Sullivan: Two years ago I worked for six months as an Associate Editor at a children’s publishing house. I was thrilled with the opportunity—who wouldn’t want stuffed Strawberry Shortcakes in their cubicle? Glitter pens and a carpet printed with empowering mantras! However, all of my excitement overshadowed the fact that I was about to work for an anorexic, obsessive-compulsive control freak who managed to alienate her whole department to the point that they moved her to another floor.
She had many phobias—subways, submarines, or any means of underground transportation. She also feared sudden noises, blue ink and food. Since I had a background in finance, I was used to unhinged people; however, her behavior was borderline insane. I feel victim to her passive-aggressive tirades, sudden mood swings, her snide remarks about my lunch, and ultimately the theft of my ideas and work (after she had ridiculed my ideas in front of my coworkers). I still have nightmares about the possibility of running into her.
Trynin: It was the summer of my senior year of high school, 80’s New Jersey. I was the only assistant to this guy, Phil, who, to the best of my retrospective knowledge, did two things: chiefly—and this is what I “assisted” in—Phil was a central conduit between New Jersey-area rock clubs and the myriad of local newspapers concerning the clubs’ weekly gig listings. The second thing he did was less clear, but entailed much phone talking which elicited the kind of loud laughing that resulted in much spittle on the clunky old phone receiver—spittle that I was later responsible for wiping clean. He had a big belly that strained his stained buttondowns, dark New Jersey-coifed hair, and a heavy way of breathing what was surely his sour breath. I had my own office which was simply the maintenance closet in the small hallway that led to Phil’s main office. In the closet was a small square table, a phone, Phil’s Rolodex, and a dull metal rod that spanned the length of the “room“ up by the ceiling. My main responsibilities were keeping his Rolodex organized, answering the phone, and pursuing the delinquent rock clubs to get us their listings ON TIME! Mostly, I sat there, staring at the windowless walls, thinking about pizza, sex, or getting wasted—sometimes concurrently.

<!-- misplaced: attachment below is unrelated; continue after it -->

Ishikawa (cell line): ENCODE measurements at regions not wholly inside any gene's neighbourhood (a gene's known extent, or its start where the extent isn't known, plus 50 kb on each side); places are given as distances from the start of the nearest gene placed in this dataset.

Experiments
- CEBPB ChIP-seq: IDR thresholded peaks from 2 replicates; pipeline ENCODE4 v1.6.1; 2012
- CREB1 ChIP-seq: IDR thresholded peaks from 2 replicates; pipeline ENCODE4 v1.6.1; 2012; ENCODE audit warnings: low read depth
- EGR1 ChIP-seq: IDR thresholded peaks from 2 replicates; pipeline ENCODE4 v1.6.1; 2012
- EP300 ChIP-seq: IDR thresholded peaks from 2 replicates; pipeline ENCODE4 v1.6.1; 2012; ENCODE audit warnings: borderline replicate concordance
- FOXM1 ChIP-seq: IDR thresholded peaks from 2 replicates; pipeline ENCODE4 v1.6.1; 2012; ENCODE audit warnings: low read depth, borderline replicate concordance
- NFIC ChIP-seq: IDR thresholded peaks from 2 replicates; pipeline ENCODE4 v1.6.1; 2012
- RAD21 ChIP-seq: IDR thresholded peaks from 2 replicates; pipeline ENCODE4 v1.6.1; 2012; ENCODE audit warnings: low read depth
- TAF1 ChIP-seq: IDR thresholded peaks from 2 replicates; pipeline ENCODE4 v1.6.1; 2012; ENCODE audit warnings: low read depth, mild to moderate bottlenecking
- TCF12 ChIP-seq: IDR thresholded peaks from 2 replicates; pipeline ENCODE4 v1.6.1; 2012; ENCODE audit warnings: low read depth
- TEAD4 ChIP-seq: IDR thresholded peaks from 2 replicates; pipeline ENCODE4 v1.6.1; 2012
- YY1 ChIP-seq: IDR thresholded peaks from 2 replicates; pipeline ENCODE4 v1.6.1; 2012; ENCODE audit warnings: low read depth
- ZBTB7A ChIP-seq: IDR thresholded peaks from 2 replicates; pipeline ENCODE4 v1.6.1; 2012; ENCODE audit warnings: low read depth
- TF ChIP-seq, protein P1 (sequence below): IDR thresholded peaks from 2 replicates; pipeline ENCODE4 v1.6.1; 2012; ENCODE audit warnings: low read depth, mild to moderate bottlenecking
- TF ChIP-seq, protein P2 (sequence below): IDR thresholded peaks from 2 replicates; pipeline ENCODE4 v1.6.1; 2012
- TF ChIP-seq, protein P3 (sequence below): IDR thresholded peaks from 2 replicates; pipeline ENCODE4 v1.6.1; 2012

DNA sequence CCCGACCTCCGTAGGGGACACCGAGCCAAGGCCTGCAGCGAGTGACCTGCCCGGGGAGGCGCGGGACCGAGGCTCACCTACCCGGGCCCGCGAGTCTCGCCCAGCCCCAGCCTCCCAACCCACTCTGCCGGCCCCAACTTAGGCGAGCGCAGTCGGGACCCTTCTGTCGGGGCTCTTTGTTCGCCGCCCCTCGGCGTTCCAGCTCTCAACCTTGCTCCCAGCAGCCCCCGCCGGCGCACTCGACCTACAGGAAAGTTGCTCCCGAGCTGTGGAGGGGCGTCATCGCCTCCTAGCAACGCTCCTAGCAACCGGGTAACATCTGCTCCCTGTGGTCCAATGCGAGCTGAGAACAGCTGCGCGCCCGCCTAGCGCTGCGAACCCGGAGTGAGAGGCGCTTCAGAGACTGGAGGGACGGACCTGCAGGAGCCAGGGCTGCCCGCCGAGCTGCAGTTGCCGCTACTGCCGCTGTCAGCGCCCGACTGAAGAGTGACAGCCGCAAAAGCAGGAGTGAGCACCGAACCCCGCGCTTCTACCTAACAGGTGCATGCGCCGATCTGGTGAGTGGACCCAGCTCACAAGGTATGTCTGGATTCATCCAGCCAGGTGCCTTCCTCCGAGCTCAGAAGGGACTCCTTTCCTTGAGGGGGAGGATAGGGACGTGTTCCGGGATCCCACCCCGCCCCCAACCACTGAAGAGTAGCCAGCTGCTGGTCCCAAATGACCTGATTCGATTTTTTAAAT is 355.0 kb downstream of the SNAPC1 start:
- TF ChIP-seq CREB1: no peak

Clarke: Really the only reason anyone ever seeks out that kind of job: I needed the
Gaffney: I didn’t have working papers, and so it was really hard for me to find a job. I only had just enough money to pay my rent and school fees, and I needed to earn money for food if I didn’t want to go into credit card debt. That year, I ate a lot of thin leek and potato soup that I made with my equally broke German roommates and lost a good bit of weight. I started out looking for waitressing jobs, and then for some reason my dream job was to be a bakery salesgirl. I guess because I was hungry, I wanted to work around food, but also, I had done restaurant and food service work in the US, summer jobs during high school and college. I tried to get work teaching English, too, but again, no one would hire me, so I started looking in the classified section of the paper. At the time, I was having some tooth pain, and since I couldn’t afford to go to a dentist, this job at a dentist’s office caught my eye. It was right near my apartment, and I was hoping maybe it would be a way to get my cavity filled.